These days you are nobody to anybody if not equipped with a matched set of opinions in complementary colours. It is easy, but not satisfactory, to bump along with a ragtag collection of opinions haphazardly acquired on life’s road. There are some who make do with a few dogmatic fragments of their parents’ belief system, a couple of dusty platitudes picked up in the schoolyard, a quirky bias found lying around in a share house, a mad notion or two downloaded from the interweb, and whatever they heard yesterday that they liked the sound of and have not already forgotten. We all know such people, and when they join us in conversation we (metaphorically, and sometimes literally) pat them on the head and show them where the toys are. What are we to say about people who have not given careful thought to the cut, colour and ensemble-effect of their opinions? What are we to say about anything?
I have spent considerable energy during most of my life acquiring and demonstrating superior opinions: opinions that were stain-resistant, colour-fast, self-cleaning, self-tapping, self-aware, odour-free, gluten-free, BPA-free, freewheeling, freestanding, freakishly prescient, sustainably harvested, evidence-based, independent, transcendent, resplendent, perfect-bound, biodynamic, and shocking in their original simplicity. While this has been a pleasant past-time, and more socially useful than watching cat videos or joining the Liberal Party, it has not been the runaway success I might justifiably have expected. The problem is that the world of opinions is now so diversified and incoherent that expressing an opinion of any colour is guaranteed to make one contemptible to half the population, boring to most of the other half and mildly admirable to just a few unfortunates who agree with you but couldn’t have put it better themselves. Reluctantly, I am coming round to the position that being opinionated is hardly worth the effort. But don’t let me discourage you from your own (possibly misguided but doubtless beguiling) attempts in that direction.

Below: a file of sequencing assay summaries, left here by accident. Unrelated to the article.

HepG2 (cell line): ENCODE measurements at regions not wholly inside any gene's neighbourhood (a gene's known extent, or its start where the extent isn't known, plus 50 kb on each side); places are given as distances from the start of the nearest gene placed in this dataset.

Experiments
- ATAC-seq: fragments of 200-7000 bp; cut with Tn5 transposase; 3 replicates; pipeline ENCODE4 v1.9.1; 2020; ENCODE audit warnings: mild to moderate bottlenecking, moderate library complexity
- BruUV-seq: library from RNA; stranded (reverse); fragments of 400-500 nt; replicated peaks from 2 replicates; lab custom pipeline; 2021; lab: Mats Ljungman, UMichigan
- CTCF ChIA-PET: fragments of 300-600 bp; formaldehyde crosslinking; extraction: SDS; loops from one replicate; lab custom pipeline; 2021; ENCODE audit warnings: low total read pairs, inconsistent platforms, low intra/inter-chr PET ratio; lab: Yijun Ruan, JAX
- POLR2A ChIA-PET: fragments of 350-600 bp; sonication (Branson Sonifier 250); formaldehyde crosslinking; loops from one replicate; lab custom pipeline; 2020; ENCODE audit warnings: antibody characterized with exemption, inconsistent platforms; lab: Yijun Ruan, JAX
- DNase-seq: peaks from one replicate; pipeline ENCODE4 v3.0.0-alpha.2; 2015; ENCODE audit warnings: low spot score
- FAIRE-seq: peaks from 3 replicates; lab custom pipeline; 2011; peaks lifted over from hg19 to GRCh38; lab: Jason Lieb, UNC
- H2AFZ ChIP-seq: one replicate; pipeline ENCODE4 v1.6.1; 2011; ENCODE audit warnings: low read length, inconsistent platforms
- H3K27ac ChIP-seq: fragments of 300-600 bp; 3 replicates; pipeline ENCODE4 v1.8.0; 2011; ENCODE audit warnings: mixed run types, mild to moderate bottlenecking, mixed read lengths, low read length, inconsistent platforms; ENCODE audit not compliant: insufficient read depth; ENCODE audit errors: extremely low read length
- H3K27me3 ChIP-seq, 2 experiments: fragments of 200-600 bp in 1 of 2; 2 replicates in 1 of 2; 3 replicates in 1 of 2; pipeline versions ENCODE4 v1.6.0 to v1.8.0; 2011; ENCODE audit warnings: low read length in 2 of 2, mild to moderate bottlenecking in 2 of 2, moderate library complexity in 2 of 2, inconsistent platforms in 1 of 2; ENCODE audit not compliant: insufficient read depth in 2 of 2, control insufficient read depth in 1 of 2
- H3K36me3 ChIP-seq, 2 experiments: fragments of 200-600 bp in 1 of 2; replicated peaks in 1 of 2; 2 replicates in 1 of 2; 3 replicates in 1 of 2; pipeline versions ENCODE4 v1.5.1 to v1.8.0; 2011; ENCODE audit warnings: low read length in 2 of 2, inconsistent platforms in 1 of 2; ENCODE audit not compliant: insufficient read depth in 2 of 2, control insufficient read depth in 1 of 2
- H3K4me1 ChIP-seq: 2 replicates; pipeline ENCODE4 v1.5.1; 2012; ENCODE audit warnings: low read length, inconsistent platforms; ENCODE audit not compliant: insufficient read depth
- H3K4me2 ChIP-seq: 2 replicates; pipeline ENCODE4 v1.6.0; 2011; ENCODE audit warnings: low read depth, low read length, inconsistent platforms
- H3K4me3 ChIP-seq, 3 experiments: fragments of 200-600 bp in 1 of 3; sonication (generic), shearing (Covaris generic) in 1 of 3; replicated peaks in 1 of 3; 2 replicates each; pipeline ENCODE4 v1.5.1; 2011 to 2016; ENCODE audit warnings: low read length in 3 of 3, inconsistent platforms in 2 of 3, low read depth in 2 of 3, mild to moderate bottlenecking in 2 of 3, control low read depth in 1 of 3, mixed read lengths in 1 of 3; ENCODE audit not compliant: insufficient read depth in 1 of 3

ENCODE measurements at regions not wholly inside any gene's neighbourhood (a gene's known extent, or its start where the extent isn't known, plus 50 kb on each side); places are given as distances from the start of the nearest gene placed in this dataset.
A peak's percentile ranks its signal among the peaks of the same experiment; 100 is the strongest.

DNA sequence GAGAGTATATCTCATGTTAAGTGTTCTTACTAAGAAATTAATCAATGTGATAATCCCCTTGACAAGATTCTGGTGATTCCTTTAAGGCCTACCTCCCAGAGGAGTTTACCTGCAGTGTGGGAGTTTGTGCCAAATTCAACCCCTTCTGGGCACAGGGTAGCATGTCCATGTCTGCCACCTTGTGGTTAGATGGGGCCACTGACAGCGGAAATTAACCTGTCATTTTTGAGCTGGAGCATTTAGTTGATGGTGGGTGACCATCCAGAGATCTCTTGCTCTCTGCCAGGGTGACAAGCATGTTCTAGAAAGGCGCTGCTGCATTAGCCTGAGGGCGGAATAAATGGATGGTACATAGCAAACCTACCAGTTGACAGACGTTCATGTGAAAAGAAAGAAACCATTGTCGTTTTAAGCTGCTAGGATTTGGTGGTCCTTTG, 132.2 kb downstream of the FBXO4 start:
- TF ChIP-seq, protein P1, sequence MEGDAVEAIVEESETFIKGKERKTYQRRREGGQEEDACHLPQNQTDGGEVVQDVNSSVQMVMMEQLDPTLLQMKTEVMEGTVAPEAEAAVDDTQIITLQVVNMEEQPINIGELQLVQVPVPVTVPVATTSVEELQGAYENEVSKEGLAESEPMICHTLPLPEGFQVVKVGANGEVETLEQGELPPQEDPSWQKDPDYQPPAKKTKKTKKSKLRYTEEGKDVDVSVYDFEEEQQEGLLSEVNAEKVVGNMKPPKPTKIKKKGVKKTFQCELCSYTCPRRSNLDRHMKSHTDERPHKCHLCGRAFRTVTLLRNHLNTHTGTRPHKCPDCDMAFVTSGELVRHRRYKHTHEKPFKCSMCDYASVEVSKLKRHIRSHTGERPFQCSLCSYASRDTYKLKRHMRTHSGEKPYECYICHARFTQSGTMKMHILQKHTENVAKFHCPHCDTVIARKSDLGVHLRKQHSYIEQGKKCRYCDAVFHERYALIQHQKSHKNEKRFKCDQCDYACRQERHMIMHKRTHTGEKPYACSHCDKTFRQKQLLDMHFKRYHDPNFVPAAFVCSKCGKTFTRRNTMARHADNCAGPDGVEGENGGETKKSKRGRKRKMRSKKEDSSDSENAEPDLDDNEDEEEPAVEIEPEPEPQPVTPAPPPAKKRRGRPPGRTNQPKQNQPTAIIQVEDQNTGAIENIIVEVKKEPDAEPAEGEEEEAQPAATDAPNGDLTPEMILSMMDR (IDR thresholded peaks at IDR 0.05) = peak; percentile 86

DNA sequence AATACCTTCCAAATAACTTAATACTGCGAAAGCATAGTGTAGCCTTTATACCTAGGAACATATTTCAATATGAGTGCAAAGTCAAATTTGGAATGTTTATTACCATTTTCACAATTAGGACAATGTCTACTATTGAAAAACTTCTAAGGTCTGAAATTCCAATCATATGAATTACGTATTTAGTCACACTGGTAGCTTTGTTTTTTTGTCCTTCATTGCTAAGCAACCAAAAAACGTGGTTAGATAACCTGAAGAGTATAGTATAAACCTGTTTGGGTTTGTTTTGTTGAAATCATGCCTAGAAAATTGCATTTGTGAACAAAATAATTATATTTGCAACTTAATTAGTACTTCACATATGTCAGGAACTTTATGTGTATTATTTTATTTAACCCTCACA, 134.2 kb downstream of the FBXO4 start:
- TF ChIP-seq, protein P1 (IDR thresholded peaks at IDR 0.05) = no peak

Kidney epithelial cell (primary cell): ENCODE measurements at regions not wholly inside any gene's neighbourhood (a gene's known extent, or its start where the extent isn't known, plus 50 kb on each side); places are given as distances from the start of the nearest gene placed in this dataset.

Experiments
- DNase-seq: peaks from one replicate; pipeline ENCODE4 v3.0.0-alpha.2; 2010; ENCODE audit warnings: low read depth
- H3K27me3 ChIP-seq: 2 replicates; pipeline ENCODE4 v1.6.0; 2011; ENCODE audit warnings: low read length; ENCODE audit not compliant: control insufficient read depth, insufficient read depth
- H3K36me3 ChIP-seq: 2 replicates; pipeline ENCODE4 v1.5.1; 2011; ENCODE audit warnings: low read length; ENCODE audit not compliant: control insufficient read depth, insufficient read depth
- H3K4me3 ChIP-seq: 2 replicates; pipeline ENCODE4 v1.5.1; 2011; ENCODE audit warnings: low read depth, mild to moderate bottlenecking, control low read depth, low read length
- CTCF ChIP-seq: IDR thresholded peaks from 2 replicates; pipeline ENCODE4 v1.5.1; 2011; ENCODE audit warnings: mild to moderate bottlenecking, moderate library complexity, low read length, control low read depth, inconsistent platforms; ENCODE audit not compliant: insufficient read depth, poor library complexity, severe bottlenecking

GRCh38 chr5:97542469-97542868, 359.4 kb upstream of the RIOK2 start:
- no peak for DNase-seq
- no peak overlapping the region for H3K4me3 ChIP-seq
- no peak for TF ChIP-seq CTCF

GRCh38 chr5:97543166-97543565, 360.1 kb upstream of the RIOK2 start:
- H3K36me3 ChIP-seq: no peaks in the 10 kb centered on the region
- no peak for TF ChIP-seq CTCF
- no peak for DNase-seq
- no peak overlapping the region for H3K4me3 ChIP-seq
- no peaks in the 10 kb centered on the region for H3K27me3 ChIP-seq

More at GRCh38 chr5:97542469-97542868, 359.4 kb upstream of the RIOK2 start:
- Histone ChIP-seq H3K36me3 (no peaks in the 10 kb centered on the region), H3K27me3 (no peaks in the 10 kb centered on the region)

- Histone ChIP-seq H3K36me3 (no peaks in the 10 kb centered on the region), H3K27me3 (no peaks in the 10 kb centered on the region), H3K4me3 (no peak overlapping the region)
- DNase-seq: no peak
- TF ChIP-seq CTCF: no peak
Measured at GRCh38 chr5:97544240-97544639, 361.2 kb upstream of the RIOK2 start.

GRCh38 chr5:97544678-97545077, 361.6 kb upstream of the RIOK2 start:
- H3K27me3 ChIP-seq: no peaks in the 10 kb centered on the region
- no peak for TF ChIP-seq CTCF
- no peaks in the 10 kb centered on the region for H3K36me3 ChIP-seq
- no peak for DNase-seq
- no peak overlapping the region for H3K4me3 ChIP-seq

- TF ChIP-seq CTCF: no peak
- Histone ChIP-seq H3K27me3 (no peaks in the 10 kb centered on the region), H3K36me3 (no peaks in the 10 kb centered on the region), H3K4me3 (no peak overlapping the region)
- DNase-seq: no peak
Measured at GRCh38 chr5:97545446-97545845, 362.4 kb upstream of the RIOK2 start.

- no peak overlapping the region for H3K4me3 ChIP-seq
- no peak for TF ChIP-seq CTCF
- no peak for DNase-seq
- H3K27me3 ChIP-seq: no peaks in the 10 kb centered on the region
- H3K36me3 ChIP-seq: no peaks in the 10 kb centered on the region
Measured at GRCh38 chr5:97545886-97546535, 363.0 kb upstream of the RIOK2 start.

The first thing to go, in my own case, is consistency. As soon as I decide that it does not really matter if I have an opinion, allowing me to go without, I decide that I may as well have one anyway. In fact, I have three opinions ready to fly, which I keep well oiled in a cupboard at the back of the garage. I also have apinions, ipinions, epinions and a single but quite ornately gilded upinion. None of these are in much demand, opinions having pretty much monopolised the marketplace of ideas since wishful bigotry came to dominate global politics. Although, in this digital age, I daily expect epinions and ipinions to make a comeback. iPinions, of course, have been trademarked by [megacorp with fruity name], which simultaneously boosts the cachet of the word and inhibits its use in normal speech.
Never mind. This morning I wheeled out my favourite opinion. After giving it a brisk polish with the bright terry towelling of my spotless mind, I tested it with a quick run on Twitter.
You may not have heard of Twitter — it is as close to pointless as a social media thingummy can be, and its spaces are populated by grotesques, robots, narcissists, marketers and people who ought to know better. Twitter, however, is the epitome of the descent into chaos that is civilization now. It is many things to many people, but no good to anyone. Twitter is an engine for the propagation and instant destruction of ideas, a rage machine, pickpocket of time, sadomasochistic autofellator, tower of babel, jokebook, instrument of imperial power, psychic leech and lightweight communication tool.
My opinion, concisely expressed, dropped into the whirlpool of Twitter like a photon into black hole Sagittarius A. What was it, this opinion, before it was not?
© 2020 Craig Bingham
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